Angel Investing

Kevin Learned: Why startup owner changed her business before it began

Director of the Venture College at Boise State and an experienced angel investorMay 21, 2014 

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Kevin Learned

STATESMAN FILE

Not everyone wants to start and build a business with investors, high growth and an exit. Some prefer to simply work for themselves. We call these businesses Main Street or Lifestyle businesses. Lean startup principles apply to starting a Main Street business as well as to scalable businesses attractive to angel investors.

Venture College entrepreneur Kelli Soll, a partner in Global Service Partnerships, is an example of the application of lean startup principles to a Main Street business. Kelli and her partner had a vision that they could somehow create a business in Idaho that would deliver value to people here and at the same time attack a literacy problem in Belize. They wanted to create a profit-making social venture that would enable them to earn a living while having an impact on this social problem in Belize. How do you do that?

They began by proposing service-learning trips to high school students. Kelli interviewed 90 high school students and educators. She learned they would love to go to Belize, but there was a problem. High school students don't have the money to go.

So she had to pivot. She had to find a customer for whom such a trip would provide value and who could and would pay.

She spent 50 hours talking with parents. She learned they might be willing to pay to send their children to Belize, but only if she could assure the parents their children would be safe. Pivot No. 2: She needed to redefine her relationship with her customers. This wasn't just a commercial transaction; she needed to develop a very personal relationship with her customers to gain their confidence.

Armed with this information, Kelli developed a "minimum viable product" or an MVP. An MVP has just enough features to see if the customer will in fact pay. She spent $20 to print brochures. This was her first cash investment. She invited those she had previously interviewed to meetings where she gave them her flyer that said she would be taking people to Belize in March 2014 and that the fee would be $3,000. Fifteen grandparents, parents, senior citizens and four teenagers signed up to go. Wow! That was $45,000 of presold revenue. Kelli's total investment to date, other than her time, had been $20.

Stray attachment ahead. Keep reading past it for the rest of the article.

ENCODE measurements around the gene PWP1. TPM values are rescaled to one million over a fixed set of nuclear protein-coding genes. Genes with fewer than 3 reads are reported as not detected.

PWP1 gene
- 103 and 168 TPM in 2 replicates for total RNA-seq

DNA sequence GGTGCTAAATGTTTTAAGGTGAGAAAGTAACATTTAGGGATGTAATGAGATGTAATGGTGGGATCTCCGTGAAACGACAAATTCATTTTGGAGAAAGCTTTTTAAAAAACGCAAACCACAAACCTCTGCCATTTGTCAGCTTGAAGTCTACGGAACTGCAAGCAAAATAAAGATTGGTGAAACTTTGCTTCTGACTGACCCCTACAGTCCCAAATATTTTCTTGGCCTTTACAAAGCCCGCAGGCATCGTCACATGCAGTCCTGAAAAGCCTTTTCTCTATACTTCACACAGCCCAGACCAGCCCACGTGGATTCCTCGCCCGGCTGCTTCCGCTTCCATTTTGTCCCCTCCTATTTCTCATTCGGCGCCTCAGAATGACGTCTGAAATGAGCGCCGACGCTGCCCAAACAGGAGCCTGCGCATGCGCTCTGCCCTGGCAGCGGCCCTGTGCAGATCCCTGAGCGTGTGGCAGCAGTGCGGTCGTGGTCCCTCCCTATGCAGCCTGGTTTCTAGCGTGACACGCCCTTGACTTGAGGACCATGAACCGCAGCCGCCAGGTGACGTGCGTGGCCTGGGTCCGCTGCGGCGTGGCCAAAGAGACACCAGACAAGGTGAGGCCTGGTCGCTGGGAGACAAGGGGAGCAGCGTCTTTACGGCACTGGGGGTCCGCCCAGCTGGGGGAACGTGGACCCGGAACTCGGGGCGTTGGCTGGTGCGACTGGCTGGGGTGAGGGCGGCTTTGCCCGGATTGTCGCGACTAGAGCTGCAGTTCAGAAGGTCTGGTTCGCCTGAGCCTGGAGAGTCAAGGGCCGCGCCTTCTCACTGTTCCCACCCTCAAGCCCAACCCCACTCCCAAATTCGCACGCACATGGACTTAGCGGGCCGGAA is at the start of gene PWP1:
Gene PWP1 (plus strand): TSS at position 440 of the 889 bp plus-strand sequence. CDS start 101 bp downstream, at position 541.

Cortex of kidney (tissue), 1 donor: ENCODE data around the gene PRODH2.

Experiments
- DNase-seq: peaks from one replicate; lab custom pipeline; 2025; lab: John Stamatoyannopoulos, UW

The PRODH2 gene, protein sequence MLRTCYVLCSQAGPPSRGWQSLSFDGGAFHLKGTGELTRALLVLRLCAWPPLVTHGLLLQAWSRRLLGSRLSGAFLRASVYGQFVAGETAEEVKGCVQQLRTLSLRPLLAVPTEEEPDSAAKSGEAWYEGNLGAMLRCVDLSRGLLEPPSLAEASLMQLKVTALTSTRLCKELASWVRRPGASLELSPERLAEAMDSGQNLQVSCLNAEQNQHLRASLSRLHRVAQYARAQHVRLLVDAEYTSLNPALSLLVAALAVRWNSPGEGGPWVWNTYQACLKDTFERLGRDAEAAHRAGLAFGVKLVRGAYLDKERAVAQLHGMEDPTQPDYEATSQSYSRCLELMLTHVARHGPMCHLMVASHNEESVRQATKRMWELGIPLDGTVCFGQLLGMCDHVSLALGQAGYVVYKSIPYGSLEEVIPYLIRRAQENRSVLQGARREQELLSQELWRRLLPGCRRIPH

Based upon this assurance that she had paying customers, Kelli then (and only then) went to Belize to set up the partners and activities such a trip requires. The end of the story is: The trip happened, Belizean children's lives were changed and 15 Americans had an amazing experience.

Kelli has now presold two more trips. That will result in a total of $135,000 of revenue in her six months of operations.

The lesson is that she did not first make a significant investment and build a product. She talked with potential customers and kept talking and changing her plan until she nailed down the customer segment, the value she would create and a revenue stream. Only then did she begin spending money on her product - the opposite of most entrepreneurs.

You can learn more about GSP at globalservicepartners.org.

kevinlearned@boisestate.edu, kevinlearned.blogspot.com, 426-5540

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